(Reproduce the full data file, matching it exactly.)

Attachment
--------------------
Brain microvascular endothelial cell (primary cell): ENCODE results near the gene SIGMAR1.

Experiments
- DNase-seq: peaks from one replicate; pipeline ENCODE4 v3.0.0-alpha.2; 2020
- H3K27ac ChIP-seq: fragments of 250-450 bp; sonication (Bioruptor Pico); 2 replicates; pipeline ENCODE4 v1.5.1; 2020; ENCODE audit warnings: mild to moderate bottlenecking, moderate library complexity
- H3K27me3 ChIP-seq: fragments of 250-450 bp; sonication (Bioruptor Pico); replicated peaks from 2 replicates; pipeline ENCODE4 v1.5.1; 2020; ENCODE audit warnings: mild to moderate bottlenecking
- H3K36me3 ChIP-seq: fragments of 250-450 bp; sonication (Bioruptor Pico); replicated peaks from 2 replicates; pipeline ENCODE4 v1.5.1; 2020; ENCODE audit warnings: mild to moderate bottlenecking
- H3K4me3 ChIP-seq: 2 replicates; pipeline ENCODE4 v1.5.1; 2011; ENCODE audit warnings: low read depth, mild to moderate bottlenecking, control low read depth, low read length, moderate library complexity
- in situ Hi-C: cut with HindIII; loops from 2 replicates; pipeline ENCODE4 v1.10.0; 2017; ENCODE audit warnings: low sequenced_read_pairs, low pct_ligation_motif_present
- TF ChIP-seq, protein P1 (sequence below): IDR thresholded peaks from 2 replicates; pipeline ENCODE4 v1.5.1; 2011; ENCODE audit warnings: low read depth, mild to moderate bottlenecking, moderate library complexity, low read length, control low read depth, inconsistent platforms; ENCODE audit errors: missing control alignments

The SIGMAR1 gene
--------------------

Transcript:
Brain microvascular endothelial cell (primary cell): ENCODE results near the gene SIGMAR1.

Experiments
- DNase-seq: peaks from one replicate; pipeline ENCODE4 v3.0.0-alpha.2; 2020
- H3K27ac ChIP-seq: fragments of 250-450 bp; sonication (Bioruptor Pico); 2 replicates; pipeline ENCODE4 v1.5.1; 2020; ENCODE audit warnings: mild to moderate bottlenecking, moderate library complexity
- H3K27me3 ChIP-seq: fragments of 250-450 bp; sonication (Bioruptor Pico); replicated peaks from 2 replicates; pipeline ENCODE4 v1.5.1; 2020; ENCODE audit warnings: mild to moderate bottlenecking
- H3K36me3 ChIP-seq: fragments of 250-450 bp; sonication (Bioruptor Pico); replicated peaks from 2 replicates; pipeline ENCODE4 v1.5.1; 2020; ENCODE audit warnings: mild to moderate bottlenecking
- H3K4me3 ChIP-seq: 2 replicates; pipeline ENCODE4 v1.5.1; 2011; ENCODE audit warnings: low read depth, mild to moderate bottlenecking, control low read depth, low read length, moderate library complexity
- in situ Hi-C: cut with HindIII; loops from 2 replicates; pipeline ENCODE4 v1.10.0; 2017; ENCODE audit warnings: low sequenced_read_pairs, low pct_ligation_motif_present
- TF ChIP-seq, protein P1 (sequence below): IDR thresholded peaks from 2 replicates; pipeline ENCODE4 v1.5.1; 2011; ENCODE audit warnings: low read depth, mild to moderate bottlenecking, moderate library complexity, low read length, control low read depth, inconsistent platforms; ENCODE audit errors: missing control alignments

The SIGMAR1 gene